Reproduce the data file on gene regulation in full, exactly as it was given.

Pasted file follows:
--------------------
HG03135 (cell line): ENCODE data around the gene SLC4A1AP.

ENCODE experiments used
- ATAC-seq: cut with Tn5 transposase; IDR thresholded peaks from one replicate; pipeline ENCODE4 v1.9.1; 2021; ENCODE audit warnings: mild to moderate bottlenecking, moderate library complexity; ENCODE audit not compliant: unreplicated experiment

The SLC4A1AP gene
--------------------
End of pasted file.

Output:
HG03135 (cell line): ENCODE data around the gene SLC4A1AP.

ENCODE experiments used
- ATAC-seq: cut with Tn5 transposase; IDR thresholded peaks from one replicate; pipeline ENCODE4 v1.9.1; 2021; ENCODE audit warnings: mild to moderate bottlenecking, moderate library complexity; ENCODE audit not compliant: unreplicated experiment

The SLC4A1AP gene